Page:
Friday, May 29, 2020

Supporting Educators This Fall #EdChat

The end of the school year is upon us and, while it might not be fun, we need to have a serious talk about school in the Fall. 

Based on conversations with teachers across the country, many schools/districts were not prepared for remote learning. No plan was in place and it took weeks, or even a month in some cases, to have a plan. The most troubling thing about this was that teachers were thrown into the meat grinder of remote learning with little to now professional development or support along the way. This cannot happen again. The age old adage, "Prepare for the worst and hope for the best" is what schools need to be thinking about. Based on my work with my school and with other teachers, here are some thoughts on supporting educators in Fall 2020. 

Guest Speaker PD - If you are not sure where to start, looking for outside help is a good idea. There are many wonderful educators out there that have been teaching during the pandemic and/or have been supporting schools through this unprecedented time. These educators can help support staff through training or even the overall structure of your remote learning format. Not every person can do this and I'm sure there are lots of big companies that will claim to do this, but you really should be looking to educators that are doing with students now and/or already working with teachers who are in the classroom. I've been luck to work with great schools and districts over the years to support Project Based Learning, Design Thinking, and other edtech initiatives. Below are just a few of the educators I know that can help schools with so many issues they are going to face in the Fall. They are amazing and any school would be better by having them talk to their staff.   

Mary Beth Hertz             Sarah Thomas                John Spencer                 Heather Lister

       Tanya Avrith                 Ken Shelton                      Tara Linney                Widad Luqman 

There are so many more awesome people I could point to, so please reach out if you need specific recommendations. 

Book Study PD  - Maybe a book study for the school or district could help prepare teachers for the shift and be less stressful than jammed packed PD before school starts. There are many books out there on a wide variety of topics that can support this. Do not just buy the book that seems popular in the moment. Do some research, reach out to authors, and ask questions. Before buying a bunch of books on Amazon, reach out to the publishers. Some publishing companies, like the one I publish under (Blend Education), offer discounts on bulk purchases. Here are a few books I would recommend, other than my own of course ;-)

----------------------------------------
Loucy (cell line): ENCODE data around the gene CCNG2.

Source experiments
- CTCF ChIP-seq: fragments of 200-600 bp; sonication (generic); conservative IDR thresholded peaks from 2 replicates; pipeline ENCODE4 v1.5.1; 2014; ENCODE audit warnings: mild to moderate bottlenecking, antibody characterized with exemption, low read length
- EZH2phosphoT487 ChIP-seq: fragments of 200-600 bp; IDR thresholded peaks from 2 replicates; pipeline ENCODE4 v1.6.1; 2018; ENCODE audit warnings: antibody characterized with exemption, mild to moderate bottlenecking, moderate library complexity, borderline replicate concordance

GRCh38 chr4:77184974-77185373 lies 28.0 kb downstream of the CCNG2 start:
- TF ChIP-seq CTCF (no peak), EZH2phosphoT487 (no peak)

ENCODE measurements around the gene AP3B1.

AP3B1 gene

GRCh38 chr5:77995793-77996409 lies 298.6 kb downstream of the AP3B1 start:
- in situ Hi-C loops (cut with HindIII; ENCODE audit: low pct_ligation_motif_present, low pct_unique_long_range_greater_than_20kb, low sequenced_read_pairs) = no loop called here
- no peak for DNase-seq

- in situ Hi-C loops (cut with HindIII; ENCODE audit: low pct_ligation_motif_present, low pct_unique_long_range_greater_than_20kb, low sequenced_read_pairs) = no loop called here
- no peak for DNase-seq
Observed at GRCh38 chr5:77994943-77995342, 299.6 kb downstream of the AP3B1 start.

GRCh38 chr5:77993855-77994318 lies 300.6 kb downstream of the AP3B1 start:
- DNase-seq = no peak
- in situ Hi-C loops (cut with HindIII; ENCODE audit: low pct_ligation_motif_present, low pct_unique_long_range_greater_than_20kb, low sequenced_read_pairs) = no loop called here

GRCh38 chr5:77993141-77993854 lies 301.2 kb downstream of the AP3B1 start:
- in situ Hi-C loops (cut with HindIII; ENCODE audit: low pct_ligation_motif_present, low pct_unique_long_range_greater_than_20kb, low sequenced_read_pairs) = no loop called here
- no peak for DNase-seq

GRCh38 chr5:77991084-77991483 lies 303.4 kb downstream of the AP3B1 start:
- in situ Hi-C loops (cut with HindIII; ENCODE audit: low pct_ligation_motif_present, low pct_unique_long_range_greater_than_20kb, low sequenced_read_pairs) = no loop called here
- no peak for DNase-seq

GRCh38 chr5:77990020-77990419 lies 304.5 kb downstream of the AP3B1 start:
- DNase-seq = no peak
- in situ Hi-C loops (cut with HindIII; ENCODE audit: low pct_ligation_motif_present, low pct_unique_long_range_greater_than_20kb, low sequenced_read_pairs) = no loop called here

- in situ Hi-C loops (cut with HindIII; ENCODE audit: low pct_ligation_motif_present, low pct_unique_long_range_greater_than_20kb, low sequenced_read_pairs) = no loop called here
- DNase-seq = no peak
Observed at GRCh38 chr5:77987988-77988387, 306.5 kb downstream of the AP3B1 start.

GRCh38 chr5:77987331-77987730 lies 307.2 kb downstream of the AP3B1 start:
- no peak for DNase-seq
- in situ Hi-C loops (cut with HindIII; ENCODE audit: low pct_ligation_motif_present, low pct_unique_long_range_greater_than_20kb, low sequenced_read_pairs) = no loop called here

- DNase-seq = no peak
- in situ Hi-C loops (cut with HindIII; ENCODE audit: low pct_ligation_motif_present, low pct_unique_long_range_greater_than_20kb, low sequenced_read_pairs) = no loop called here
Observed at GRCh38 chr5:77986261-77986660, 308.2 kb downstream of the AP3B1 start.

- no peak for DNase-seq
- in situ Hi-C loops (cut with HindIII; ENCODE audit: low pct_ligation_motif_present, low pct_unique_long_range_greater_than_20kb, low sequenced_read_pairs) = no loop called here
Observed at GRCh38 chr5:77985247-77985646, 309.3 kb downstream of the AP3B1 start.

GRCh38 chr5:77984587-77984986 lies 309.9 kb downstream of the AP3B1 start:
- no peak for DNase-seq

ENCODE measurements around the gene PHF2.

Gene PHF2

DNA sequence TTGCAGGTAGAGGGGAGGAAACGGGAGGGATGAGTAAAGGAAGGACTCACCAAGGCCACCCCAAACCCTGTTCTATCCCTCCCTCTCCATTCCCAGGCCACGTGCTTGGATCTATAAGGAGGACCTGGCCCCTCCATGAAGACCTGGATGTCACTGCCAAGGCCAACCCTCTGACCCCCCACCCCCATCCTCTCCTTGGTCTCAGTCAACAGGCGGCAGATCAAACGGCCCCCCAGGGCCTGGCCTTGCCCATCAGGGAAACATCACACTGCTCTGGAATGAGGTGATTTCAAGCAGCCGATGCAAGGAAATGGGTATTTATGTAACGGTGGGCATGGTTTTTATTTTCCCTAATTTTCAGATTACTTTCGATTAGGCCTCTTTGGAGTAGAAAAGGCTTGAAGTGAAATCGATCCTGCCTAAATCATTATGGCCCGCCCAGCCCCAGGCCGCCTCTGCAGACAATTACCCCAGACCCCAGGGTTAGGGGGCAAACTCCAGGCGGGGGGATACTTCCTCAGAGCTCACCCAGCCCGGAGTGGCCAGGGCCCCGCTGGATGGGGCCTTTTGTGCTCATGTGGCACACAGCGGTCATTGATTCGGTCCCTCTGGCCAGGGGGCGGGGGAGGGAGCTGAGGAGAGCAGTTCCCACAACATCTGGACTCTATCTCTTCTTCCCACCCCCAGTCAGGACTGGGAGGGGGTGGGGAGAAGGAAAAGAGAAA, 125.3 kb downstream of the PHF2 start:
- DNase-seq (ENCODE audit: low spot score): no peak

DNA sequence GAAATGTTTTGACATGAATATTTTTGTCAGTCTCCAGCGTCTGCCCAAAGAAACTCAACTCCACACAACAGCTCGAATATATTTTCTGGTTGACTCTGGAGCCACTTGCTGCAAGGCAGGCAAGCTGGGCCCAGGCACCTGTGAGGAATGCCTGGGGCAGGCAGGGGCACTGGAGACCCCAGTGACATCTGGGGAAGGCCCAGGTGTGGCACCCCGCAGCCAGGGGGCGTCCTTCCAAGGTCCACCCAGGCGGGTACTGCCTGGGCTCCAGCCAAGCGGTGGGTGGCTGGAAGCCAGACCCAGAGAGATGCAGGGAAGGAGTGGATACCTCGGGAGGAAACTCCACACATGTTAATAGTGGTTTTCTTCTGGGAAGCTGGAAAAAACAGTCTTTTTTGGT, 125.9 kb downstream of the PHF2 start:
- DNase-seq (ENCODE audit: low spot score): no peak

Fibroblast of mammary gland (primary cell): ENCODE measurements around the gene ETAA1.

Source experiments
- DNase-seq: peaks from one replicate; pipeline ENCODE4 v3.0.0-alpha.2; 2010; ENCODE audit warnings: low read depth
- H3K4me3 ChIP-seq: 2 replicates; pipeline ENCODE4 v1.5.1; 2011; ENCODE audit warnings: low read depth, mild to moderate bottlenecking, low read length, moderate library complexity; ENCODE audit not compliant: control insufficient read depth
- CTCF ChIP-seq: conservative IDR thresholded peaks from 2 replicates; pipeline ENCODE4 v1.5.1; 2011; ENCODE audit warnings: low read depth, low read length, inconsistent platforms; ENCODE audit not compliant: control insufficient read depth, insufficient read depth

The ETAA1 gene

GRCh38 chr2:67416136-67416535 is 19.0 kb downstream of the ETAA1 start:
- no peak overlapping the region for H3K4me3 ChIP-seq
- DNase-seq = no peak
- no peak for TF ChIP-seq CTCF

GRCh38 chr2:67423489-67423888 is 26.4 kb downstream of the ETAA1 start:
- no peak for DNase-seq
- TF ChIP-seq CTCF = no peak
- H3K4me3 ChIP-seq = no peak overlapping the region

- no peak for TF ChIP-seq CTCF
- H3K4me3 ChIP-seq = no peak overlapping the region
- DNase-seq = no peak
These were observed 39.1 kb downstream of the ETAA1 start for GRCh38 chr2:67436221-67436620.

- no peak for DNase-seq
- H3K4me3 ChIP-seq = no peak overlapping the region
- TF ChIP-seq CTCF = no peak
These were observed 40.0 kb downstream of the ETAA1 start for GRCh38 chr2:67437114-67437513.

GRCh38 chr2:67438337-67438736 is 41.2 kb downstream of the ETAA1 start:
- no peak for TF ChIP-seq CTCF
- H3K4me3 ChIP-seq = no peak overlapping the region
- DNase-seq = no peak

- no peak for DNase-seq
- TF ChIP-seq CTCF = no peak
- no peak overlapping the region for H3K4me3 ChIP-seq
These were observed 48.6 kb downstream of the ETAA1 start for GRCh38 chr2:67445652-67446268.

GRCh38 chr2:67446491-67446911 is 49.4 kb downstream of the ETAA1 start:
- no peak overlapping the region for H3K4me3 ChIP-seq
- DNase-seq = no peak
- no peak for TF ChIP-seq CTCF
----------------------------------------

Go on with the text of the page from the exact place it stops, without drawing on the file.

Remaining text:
Invent to Learn - Sylvia Libow Martinez and Gary Stager

The Google Infused Classroom - Tanya Avrith and Holly Clark

There are many great books out there, but there are also so very bad books out there. Reach out to your social media network to find the right book for you and your staff. 

In-House PD - This type of PD is often overlooked in districts. There are so many great things happening in classrooms in your own buildings that is crazy not to reach out to them to share what has been working in their classrooms. This could be done through a virtual Edcamp model. Have teachers sign up with what they want to share and post those sessions with links to the video conference room in a shared Google Doc. Let teachers get together and share. Consider inviting some out of district educators to join your Edcamp to increase the diversity of voices. 

Instructional Coaches - This one is probably the toughest of them all, but it might be the most important. Having someone from your district that is dedicated to the instructional practices is crucial if teachers are going to be asked to make major pedagogical shifts. This might mean shifting an amazing teacher out of their classroom to support others. Maybe finding ways to compensate teachers who use their free time to support your staff. There are going to be teachers that are going to need support lesson planning in this new phase of education. If many teachers do choose early retirement, then there will be many new teachers that will need support. It will be tough to find the funds for this, but it could help make many teachers more successful in the long term. 

The last bit of advice I have is to make sure you are not trying to make school happen online. There needs to be a fundamental shift in what learning looks like for students and for teachers. There needs to be an increased focus in helping students become independent learners. Worksheets need to vanish and interactive lessons and projects need to replace them. A new emphasis on creation over consumption needs to happen. Now is the time to be innovative in your approach to instruction. I can't think of a better time than now. 

If you have any questions or would like help in supporting your school or district, you can reach me at

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